The Americans in Normandy
Alongside their British and Canadian allies, the American troops landed on the Normandy beaches on the 6th of June 1944. Today, their presence in Normandy on D-Day appears as if it were perfectly obvious. The reality behind it is a little more complicated.
For indeed, when war broke out in Europe in September 1939, a survey revealed that only 2.5% of Americans were in favour of their country joining the conflict. At the time, the US Army ranked roughly in twentieth position among armed forces across the globe and the nation's economy was as yet to recover from the 1929 crash.
On the 7th of December, the Japanese attack on Pearl Harbor was to hasten the United States' involvement in the war. In just a few years, the immense war effort deployed by the world's most powerful nation was to irreversibly tip the scales in favour of the Allies.
The first American soldiers arrived in Belfast as early as January 1942. By the spring of 1944, 1,700,000 were posted in the United Kingdom. Some of them spent months there before heading for Normandy to contribute towards the liberation of France and Western Europe.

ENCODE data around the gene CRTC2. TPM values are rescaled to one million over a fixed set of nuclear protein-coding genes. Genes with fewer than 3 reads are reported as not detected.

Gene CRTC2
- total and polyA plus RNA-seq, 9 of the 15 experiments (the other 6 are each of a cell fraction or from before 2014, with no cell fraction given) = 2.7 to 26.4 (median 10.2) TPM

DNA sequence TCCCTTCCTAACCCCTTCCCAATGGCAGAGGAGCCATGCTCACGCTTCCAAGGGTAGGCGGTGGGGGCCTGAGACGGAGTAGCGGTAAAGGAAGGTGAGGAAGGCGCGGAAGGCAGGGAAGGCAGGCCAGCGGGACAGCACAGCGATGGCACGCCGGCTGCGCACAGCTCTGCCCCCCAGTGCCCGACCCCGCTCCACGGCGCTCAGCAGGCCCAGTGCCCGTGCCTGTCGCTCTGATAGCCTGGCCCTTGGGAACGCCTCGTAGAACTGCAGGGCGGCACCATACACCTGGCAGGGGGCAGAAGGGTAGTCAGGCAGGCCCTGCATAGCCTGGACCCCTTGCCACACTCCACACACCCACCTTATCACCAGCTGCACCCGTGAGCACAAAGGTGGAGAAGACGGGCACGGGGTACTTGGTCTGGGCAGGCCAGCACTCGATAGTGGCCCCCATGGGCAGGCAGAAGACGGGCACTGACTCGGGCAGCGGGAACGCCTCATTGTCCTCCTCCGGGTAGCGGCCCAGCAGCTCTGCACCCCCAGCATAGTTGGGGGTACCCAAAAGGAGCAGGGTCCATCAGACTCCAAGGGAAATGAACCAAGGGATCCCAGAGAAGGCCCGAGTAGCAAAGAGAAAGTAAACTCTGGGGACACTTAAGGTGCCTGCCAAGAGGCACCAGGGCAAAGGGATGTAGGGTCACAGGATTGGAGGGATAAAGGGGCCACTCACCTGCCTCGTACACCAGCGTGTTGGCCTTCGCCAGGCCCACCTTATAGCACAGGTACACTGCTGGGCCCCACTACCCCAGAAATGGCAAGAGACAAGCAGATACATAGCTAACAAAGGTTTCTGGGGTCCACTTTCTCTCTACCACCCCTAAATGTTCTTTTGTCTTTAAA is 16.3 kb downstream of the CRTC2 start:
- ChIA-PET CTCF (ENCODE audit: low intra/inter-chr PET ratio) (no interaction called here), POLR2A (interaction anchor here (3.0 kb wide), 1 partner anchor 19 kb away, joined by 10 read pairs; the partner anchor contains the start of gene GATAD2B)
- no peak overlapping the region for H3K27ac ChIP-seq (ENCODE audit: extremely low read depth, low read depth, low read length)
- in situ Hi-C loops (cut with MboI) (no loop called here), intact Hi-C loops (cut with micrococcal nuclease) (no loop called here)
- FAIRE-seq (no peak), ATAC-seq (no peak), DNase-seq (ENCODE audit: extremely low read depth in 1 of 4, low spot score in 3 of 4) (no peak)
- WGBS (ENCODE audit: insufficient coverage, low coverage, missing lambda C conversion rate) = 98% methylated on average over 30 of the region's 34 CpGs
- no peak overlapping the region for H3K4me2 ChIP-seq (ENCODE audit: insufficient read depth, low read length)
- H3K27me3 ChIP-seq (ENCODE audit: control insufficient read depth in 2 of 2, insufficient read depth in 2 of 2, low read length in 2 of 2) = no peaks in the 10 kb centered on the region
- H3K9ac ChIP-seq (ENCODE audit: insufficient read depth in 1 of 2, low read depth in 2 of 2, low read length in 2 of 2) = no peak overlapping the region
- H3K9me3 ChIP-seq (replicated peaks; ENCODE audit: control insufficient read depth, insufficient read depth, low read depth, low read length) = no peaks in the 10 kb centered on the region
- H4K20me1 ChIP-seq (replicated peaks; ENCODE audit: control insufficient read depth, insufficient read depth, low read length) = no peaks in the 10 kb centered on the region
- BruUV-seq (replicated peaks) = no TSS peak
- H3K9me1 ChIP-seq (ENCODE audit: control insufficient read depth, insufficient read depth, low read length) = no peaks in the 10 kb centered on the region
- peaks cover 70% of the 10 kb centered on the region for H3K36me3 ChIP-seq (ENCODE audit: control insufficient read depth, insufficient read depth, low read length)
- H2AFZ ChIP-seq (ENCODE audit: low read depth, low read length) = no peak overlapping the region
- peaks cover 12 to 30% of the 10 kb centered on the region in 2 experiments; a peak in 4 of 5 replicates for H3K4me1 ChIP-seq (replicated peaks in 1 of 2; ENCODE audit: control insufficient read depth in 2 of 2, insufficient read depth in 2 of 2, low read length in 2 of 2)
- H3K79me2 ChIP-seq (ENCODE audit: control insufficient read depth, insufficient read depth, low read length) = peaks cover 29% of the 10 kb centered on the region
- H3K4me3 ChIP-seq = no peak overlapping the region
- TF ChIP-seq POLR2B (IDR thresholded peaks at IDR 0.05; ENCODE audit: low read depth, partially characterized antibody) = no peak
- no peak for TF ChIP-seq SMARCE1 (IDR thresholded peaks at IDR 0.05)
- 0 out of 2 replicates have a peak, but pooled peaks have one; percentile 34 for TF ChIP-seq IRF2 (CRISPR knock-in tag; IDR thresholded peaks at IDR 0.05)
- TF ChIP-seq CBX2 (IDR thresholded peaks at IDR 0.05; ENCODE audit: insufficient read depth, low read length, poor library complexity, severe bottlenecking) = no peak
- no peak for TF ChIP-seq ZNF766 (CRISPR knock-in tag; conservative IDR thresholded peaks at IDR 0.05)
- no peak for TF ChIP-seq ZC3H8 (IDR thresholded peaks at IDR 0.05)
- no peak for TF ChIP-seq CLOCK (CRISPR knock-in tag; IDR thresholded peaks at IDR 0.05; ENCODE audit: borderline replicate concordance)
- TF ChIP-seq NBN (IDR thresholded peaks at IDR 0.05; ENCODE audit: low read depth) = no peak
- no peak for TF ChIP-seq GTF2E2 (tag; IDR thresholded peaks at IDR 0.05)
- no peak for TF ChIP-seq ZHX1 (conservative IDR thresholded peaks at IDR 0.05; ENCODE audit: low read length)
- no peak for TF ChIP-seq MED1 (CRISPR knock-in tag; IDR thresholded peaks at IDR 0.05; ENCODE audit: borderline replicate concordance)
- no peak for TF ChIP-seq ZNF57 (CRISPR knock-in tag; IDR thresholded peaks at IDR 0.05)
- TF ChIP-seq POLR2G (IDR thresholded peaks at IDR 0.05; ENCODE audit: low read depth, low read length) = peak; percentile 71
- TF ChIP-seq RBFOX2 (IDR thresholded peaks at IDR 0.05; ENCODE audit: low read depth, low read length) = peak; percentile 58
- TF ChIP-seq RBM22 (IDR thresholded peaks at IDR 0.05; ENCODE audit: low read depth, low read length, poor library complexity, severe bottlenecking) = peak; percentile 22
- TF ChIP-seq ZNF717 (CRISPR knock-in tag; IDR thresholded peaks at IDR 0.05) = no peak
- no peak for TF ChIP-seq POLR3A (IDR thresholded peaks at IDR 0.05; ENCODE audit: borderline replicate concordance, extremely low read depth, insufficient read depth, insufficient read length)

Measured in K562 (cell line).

First and foremost, this book offers an account of their long journey. It also concentrates on the hostilities that marked the summer of 1944, covering aspects which are often left in the shadows, such as how the army operated out in the field, the day-to-day lives of the GIs, their relationships with the local population or the great burden of the presence of the Americans in Normandy - for by late July, there were three times as many GIs in the Cotentin and Bessin as there were inhabitants!
- 200 x 265 mm
- 256 pages
- Couverture souple
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